“I don’t think it will take much to really bring us back to 70,000 cases a day,” said Dr. Peter Hotez, dean of the National School of Tropical Medicine at Baylor College of Medicine.
In efforts to avoid another surge of cases and hospitalizations similar to the ones that came after large Memorial Day and July 4 celebrations, many opted to ditch the crowds over the long weekend. Others weren’t as cautious.
“We’re heading into a more difficult season,” Dr. Scott Gottlieb, the former US Food and Drug Administration commissioner said on CBS’ Face the Nation.
“We’re heading into the fall and the winter, when we would expect a respiratory pathogen like a coronavirus to start spreading more aggressively than it would in the summer time.”
The new challenges ahead
For the Americans who have grown exhausted of the altered reality and lingering restrictions to protect against Covid-19, staying vigilant seems like a tall task. With cooler weather ahead, it’s likely many of the gatherings that have already been taking place — many against experts’ advice — will now move indoors, where health officials have said the virus can spread more easily.
Ahead of a vaccine, masks remain the most powerful tool against the virus, doctors have said, and one that’s been employed by colleges nationwide to curb transmission. But with tens of thousands of students back on campus, institutions are facing massive challenges.
“We won’t be able to distinguish immediately between whether somebody has flu or whether somebody has Covid,” says Dr. Maria Van Kerkhove, the World Health Organization’s Covid-19 Technical Lead.
Expert: Vaccine available for widespread US use ‘unlikely’
Despite the President’s hopeful message that an effective vaccine could be available by Election Day, Gottlieb said the likelihood that there will be a vaccine available for widespread use in the US this year is “extremely low.”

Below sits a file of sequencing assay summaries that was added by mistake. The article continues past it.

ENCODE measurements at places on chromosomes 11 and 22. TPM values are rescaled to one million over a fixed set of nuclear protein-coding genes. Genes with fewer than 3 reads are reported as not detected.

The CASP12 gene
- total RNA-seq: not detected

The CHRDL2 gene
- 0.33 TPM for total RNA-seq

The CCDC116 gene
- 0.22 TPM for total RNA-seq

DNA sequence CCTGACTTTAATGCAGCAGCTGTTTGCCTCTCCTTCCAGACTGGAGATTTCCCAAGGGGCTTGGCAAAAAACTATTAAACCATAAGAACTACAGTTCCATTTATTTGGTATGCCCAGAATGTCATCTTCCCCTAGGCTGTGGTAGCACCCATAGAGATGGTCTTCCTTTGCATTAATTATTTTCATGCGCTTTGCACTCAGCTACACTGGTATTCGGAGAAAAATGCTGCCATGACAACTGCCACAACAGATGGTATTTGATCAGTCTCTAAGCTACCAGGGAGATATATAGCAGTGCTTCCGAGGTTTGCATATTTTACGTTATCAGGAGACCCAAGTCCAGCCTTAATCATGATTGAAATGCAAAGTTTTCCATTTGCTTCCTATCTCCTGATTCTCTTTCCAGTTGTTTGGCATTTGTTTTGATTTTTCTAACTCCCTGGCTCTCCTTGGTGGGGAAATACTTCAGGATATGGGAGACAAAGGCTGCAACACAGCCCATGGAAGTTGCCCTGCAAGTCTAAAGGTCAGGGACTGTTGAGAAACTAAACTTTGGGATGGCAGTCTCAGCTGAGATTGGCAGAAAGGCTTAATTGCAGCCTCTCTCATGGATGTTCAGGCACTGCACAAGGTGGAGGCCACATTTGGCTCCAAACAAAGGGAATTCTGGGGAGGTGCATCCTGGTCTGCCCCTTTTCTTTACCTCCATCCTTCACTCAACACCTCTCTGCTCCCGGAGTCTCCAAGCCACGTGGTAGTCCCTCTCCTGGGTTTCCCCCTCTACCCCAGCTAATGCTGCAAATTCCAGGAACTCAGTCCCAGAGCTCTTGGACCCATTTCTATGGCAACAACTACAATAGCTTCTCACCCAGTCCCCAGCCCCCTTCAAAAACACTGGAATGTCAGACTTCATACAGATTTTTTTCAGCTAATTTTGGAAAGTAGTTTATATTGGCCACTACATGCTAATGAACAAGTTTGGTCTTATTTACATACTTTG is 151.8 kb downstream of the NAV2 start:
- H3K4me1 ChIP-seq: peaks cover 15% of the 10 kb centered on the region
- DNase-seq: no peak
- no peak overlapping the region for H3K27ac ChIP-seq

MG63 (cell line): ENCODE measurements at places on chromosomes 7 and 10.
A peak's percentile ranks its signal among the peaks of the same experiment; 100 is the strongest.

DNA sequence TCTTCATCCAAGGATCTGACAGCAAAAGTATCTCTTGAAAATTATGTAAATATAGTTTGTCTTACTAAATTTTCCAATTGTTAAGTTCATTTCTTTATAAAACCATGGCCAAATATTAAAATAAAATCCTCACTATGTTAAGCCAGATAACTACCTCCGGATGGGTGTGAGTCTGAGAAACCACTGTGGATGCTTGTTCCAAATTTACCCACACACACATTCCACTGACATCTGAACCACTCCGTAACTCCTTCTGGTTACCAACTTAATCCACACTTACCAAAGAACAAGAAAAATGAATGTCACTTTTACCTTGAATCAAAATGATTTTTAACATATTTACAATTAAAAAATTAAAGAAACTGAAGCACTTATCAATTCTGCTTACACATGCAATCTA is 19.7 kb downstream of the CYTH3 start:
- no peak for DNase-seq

“I think we need to think of that as largely a 2021 event, and if we do have a vaccine available in 2020, it’s likely to be used in a much more targeted fashion — almost in a therapeutic sense, to protect very high-risk populations,” Gottlieb told CBS.
Several experts have backed the claim that a vaccine will more likely come at the end of this year or at the beginning of next year. But states should be ready to distribute a vaccine by November 1 “just in case” one is ready, according to US Surgeon General Dr. Jerome Adams.
“We’ve always said that we are hopeful for a vaccine by the end of this year or beginning of next year,” Adams told ABC News last week. “That said, it’s not just about having a vaccine that is safe and effective — it’s about being ready to distribute it.”
CDC Director Dr. Robert Redfield said earlier this month it’s simple preparedness.
“Right now I will say we’re preparing earnestly for what I anticipate will be reality … that there’ll be one or more vaccines available for us in November, December — and we have to figure out how to make sure they’re distributed in a fair and equitable way across the country,” Redfield told Yahoo Finance.
CNN’s Lauren Mascarenhas, Jamie Gumbrecht, Maggie Fox and Jacqueline Howard contributed to this report.